Dr Sudeshna Guha delivers a public lecture at Dr Bhau Daji Lad Museum , Mumbai | Department of History

Dr Sudeshna Guha delivers a public lecture at Dr Bhau Daji Lad Museum , Mumbai

Dr Sudeshna Guha delivered a public lecture on 'Nineveh' in Bombay: Local Histories and Transnational Antiquities on 30 November 2019 at the Dr Bhau Daji Lad Museum, Mumbai.

‘Nineveh’ in Bombay: Local Histories and Transnational Antiquities
The lecture builds upon little known histories of the exhibitions of the
antiquities of Ancient Assyria within the city of Bombay during the late 1840s
and the 1850s. The antiquities came from the spectacular archaeological
excavations at Nimrud (north Iraq), which were undertaken by the British
diplomat and explorer Austen Henry Layard (1817-94) who had dug at the site
in the belief that this was the Biblical Nineveh. They were first displayed in
1846 in Bombay, then an ascendant cosmopolitan city and international port.
It is significant that the exhibition preceded their sensational reception in
London, and the subsequent vexation of the European world with their

Layard shipped a bulk of his finds, which comprised massive bas-reliefs,
obelisks and sculptures, to the British Museum and therefore, the Assyrian
antiquities had arrived in Bombay enroute London. Although Layard and the
British Museum had subsequently accused the Bombay government of
vandalising the shipments, the histories of ‘Nineveh’ in Bombay reveal acts of
careful curation, and of the politics of loss and profit in the European
archaeology of the Orient. The exhibitions inspired the making of plaster casts
of select antiquities which could be ‘preserved in Bombay’, and prompted
Henry Rawlinson (1810-95), then British Resident at Baghdad, to make a gift
of ‘fine specimens of Assyrian art’ to the city in which he had started his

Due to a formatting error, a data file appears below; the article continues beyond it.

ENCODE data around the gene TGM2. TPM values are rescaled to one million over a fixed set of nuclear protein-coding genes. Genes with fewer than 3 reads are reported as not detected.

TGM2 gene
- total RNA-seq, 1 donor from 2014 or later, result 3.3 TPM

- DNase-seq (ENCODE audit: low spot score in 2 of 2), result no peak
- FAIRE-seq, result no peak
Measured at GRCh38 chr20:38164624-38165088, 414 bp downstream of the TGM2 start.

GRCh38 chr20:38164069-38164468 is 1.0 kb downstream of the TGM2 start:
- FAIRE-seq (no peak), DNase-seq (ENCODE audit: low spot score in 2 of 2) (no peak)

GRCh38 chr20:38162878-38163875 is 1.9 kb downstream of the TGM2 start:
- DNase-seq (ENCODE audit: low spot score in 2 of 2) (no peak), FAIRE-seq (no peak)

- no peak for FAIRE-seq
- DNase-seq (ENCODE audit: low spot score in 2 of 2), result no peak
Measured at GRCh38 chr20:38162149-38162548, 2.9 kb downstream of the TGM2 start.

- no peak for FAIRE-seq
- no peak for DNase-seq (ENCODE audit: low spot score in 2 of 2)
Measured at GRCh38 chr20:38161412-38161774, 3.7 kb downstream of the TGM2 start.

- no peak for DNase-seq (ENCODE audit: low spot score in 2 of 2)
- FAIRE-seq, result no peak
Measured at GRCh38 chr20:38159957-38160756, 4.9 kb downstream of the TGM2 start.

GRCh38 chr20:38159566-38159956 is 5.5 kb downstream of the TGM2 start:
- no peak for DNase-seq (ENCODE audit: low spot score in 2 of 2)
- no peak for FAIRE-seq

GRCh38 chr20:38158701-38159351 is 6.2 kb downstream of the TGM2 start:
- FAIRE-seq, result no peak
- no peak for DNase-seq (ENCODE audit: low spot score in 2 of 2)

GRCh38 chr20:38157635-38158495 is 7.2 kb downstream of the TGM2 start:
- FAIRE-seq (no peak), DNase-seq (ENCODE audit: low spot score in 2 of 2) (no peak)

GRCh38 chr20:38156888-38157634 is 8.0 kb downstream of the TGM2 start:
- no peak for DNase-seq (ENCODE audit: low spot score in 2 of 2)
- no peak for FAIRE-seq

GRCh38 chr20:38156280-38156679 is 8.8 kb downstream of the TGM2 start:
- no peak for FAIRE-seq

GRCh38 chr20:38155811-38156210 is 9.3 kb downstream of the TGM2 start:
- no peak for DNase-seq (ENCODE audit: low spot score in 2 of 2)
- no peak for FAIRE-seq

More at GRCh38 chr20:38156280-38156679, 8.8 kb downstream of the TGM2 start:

spectacular career, as a cadet in the East India Company. The presence of
‘Nineveh’ in Bombay nurtured the demands within the city, by notable
residents and scholar administrators such as George Birdwood (1832-1917),
for civic amenities, including a museum for the ‘read and shrewd’ visitors that
subsequently materialised as the Victoria and Albert Museum and Gardens
(now the Bhau Daji Lad Museum).

Yet, despite shaping imaginations of a city and fuelling its antiquarian
searches, the Assyrian antiquities and their plaster casts were forgotten by
the end of the 19 th century quite literally within the premises in which they
were feted. The lecture unearths their fate.

In following the travails of ‘Nineveh’ in Bombay the lecture also draws
attention to the immense historical possibilities of the practices of curation,
collecting and museum-making, and the many meanings that antiquities
accrue within their material life. Additionally, the devastating erasure of the
archaeological site of Nimrud in March 2015 adds to the value of recalling this
history for noting the ways in which antiquities are made to work for showing
the materiality of ideational phenomenon, and towards the nationalist politics
of imperialism.